Penn State summer geology field course in Utah
I am now beginning my fifth year as a full time faculty member at my university, and over these past four years I've experienced many changes at both the departmental and university levels. Certainly the COVID-19 pandemic wildly shifted the entire landscape of higher education, but in many ways I believe it really just sped up some changes and shifts that were already gathering steam.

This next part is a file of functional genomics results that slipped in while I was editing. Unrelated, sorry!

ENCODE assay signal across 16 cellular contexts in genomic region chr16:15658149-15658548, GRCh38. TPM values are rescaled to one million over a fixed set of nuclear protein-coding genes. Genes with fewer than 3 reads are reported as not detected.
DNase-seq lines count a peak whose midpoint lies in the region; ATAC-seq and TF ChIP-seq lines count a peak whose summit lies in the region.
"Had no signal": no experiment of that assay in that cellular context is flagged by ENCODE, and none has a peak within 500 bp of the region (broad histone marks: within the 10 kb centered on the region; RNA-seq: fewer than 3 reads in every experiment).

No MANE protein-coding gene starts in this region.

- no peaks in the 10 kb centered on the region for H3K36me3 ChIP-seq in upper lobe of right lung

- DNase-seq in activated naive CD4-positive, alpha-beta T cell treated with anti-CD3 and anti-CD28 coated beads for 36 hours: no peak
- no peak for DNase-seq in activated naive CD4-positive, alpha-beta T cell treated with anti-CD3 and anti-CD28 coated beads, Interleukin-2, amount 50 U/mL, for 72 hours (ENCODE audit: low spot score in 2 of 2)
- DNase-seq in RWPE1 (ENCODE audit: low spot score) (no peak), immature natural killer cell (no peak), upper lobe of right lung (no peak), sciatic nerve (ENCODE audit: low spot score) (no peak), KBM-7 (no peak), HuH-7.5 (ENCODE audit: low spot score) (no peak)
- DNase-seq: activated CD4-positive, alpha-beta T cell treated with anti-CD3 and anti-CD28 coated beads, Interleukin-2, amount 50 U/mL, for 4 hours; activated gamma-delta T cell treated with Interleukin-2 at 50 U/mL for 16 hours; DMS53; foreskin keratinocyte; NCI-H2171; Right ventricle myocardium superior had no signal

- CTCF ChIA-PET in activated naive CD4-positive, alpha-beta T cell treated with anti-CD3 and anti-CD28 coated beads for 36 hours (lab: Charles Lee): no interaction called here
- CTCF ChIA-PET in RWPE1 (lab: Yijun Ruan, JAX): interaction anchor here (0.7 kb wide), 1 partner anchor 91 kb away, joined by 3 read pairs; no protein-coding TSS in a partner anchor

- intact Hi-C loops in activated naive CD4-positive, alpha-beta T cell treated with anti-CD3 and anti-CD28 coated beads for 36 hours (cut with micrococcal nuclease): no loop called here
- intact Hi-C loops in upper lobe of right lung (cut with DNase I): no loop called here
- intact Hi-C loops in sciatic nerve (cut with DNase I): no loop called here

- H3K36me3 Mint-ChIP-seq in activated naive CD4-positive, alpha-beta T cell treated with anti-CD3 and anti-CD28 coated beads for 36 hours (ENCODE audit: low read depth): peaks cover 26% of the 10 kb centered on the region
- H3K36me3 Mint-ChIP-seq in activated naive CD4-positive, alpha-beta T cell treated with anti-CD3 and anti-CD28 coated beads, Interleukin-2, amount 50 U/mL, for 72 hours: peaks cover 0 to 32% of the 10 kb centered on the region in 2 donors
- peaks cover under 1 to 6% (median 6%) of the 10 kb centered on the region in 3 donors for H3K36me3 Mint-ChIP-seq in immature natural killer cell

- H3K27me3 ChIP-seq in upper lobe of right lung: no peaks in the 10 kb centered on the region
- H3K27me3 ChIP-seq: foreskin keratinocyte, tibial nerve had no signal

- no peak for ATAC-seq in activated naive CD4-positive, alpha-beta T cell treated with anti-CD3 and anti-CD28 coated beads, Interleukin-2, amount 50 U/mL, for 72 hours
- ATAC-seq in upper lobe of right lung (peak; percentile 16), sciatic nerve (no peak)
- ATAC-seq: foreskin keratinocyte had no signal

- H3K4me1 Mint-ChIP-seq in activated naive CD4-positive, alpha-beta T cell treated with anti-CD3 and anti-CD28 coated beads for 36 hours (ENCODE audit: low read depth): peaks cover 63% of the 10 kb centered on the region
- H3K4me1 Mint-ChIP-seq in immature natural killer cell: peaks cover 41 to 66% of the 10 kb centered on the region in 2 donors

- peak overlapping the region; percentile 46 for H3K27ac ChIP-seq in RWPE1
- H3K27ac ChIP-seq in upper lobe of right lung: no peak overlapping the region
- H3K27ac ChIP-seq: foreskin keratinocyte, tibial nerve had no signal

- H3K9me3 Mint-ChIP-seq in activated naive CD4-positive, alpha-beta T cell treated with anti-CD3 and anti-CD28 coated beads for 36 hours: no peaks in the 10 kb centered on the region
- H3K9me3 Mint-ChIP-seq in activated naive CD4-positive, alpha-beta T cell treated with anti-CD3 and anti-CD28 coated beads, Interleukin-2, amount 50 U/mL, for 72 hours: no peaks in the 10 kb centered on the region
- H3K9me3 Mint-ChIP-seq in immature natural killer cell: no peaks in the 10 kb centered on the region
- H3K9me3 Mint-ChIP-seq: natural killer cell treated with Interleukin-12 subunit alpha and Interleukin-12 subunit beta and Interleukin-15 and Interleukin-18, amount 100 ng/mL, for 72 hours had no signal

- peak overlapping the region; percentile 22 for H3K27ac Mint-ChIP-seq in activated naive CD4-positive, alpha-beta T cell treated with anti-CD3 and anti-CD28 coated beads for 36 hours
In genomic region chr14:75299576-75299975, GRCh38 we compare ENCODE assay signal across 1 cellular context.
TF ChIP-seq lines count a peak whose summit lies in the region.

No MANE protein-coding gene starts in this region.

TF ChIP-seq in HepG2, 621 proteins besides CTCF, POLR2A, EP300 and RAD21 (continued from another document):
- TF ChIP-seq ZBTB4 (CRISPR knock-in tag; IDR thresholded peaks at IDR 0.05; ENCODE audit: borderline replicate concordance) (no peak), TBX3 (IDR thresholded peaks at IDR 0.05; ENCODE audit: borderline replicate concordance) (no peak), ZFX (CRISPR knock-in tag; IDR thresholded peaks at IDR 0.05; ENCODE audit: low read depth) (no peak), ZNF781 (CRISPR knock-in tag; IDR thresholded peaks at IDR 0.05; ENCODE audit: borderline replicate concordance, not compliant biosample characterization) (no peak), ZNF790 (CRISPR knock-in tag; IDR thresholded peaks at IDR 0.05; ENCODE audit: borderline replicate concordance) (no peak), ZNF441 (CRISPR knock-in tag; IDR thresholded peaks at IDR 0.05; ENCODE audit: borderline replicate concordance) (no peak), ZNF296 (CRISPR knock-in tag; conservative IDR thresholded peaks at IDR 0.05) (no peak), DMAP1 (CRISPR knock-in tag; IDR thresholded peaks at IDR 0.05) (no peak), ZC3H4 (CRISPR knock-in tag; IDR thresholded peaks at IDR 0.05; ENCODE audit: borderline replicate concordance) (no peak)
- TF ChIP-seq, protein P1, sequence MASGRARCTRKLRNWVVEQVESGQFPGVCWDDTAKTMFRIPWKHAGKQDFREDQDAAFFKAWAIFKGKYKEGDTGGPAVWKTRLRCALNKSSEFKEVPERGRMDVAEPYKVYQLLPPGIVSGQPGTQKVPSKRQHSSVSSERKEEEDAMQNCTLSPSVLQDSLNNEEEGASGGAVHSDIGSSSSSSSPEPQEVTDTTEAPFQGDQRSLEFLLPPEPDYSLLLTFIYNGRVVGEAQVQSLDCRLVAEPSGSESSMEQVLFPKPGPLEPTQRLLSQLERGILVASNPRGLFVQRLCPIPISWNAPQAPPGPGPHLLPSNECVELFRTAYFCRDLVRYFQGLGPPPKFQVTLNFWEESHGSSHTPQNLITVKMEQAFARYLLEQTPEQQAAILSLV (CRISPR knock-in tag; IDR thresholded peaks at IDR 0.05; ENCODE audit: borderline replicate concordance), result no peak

Throughout my adult years, I have worked in a corporate environment, as a federal employee and researcher, and now as an academic (not including the years that I was toiling away in graduate school). I've seen and experienced just about every type of "workplace politics" imaginable. What I've seen is that most institutional changes are ubiquitous across career landscapes, and most are typically driven by changes in funding or costs. In other words, and as cliche as it sounds, most changes can be traced to "the money" (even if the institution is "not-for-profit").